Behind the Mask: The Rise of Leslie Vernon


This DVD isn't quite as packed as I expected it would be. I'm not sure why I expected a big set, probably because it was actually a Starz/Anchor Bay theatrical release. Whatever my reason, I'm a teeny-tiny bit disappointed.

Things start off with a cast commentary track. No director? No writer? Hmmm, maybe a double dip later? Anyway, the track is cute, and mostly informative, but a little too playful. Actor tracks are usually less meaty, and this one is no exception. After about an hour things begin to grate, but they rarely slow down.

There are two featurettes to back up the commentary. The first, the aptly named ‘Making of Behind the Mask’, runs a little over thirty minutes, and is lovingly crafted by the filmmakers themselves. It does not appear to be the usual EPK fluff. If it is, it's well disguised. Not the best making-of doc, but quick moving and informative. The second featurette, running about six minutes, covers the casting stage in the form of roughly cut video footage. It's not really all that interesting.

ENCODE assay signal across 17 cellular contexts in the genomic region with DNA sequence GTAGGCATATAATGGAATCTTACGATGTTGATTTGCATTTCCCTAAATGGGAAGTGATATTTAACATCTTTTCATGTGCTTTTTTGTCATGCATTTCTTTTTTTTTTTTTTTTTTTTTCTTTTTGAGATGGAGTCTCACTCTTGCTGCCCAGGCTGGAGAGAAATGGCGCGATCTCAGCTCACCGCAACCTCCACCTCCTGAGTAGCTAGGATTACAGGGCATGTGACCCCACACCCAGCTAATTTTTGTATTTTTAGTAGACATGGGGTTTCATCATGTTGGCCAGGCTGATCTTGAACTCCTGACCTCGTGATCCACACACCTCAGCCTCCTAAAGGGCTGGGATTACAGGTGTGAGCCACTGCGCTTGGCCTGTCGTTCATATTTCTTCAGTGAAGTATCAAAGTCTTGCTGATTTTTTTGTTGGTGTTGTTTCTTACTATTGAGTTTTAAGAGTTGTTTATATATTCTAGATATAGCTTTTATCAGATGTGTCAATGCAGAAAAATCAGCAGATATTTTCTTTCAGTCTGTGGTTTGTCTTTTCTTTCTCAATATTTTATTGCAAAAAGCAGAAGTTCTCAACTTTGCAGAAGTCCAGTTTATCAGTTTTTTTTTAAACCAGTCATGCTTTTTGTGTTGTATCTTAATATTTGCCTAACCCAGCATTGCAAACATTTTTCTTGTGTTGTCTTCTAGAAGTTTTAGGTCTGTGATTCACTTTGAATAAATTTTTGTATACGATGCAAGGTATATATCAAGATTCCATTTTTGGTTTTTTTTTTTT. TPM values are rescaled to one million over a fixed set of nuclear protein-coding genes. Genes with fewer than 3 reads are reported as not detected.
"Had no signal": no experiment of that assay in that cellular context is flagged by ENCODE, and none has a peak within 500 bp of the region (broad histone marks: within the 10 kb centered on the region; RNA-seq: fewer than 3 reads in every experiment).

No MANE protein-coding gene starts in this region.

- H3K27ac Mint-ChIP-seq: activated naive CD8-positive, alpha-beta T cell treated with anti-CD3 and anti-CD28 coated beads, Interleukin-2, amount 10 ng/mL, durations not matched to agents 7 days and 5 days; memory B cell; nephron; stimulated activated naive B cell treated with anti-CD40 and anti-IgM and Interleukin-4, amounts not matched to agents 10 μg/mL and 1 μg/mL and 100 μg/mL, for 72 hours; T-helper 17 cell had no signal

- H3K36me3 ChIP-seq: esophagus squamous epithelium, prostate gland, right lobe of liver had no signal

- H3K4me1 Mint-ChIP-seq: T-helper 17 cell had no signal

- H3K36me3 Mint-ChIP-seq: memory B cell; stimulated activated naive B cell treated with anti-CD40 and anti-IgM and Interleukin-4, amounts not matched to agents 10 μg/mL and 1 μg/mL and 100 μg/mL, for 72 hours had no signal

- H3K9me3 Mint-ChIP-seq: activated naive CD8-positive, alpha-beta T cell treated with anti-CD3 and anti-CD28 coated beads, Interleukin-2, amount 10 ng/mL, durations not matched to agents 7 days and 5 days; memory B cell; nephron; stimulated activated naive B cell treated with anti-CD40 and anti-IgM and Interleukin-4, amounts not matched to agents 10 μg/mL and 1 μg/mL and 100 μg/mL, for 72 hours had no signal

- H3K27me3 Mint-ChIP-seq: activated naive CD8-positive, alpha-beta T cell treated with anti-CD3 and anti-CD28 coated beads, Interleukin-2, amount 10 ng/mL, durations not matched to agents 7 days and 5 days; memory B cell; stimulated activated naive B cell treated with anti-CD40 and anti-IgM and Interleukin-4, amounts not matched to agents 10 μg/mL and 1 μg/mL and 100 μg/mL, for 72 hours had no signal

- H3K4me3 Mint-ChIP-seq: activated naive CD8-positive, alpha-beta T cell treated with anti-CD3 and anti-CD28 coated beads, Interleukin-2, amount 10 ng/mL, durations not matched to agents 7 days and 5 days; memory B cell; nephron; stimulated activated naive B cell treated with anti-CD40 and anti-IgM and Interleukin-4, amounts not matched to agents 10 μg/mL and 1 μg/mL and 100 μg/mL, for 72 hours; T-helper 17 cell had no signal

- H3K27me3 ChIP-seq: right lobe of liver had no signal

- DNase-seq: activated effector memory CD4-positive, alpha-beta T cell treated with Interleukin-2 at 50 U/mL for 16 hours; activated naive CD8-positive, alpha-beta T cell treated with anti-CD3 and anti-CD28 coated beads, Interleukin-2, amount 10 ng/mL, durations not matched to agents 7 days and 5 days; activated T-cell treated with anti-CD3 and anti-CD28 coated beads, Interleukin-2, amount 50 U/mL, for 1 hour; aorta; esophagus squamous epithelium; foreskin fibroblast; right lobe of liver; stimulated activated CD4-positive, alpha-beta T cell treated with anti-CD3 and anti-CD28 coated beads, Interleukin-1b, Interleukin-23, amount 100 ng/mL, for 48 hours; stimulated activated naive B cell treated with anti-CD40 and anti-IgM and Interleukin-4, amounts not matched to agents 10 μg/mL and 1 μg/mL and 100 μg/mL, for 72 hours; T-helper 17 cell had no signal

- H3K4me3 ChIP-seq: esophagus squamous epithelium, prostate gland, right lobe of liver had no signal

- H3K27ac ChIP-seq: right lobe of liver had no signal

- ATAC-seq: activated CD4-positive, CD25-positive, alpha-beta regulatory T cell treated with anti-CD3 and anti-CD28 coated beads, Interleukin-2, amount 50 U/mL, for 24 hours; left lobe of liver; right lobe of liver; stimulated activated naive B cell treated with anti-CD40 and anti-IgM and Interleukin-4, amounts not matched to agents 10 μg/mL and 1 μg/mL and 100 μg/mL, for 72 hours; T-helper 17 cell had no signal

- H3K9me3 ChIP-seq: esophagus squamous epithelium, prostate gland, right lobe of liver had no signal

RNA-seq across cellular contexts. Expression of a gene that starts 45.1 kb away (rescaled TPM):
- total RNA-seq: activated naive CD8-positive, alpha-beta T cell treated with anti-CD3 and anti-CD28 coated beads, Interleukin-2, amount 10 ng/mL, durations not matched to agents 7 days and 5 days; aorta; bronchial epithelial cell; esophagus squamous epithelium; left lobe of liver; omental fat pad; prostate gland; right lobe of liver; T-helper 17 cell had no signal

The deleted scenes feature, strangely enough, an optional director commentary, which makes the absence of a feature director commentary all the more painful, because Scott Glosserman is a quick whip. The scenes, some deleted, some extended, are better than the usual cutting room scraps, but their deletion is necessary. ‘Superfluous’ is the word Glosserman uses. There are four deleted scenes, and six extended scenes total.

Behind the Mask: The Rise of Leslie Vernon
And like every other made for Anchor Bay release, this disc features a DVD-ROM screenplay and a series of trailers.


Despite the ad campaign, and a few moments of disturbance, Behind the Mask is a rather light-hearted film. The only people I can fathom being disappointed are the ones expecting a Man Bites Dog grit to the story. There are dark moments, and there is some gory violence, but it's nothing even squeamish viewers shouldn't be able to handle. I expected to find myself prescribing the film to genre enthusiasts alone, but I actually recommend it to just about anyone looking for a smart comedy. I think the critics may have gone a little wild promoting the film, but it's at least worth a rental.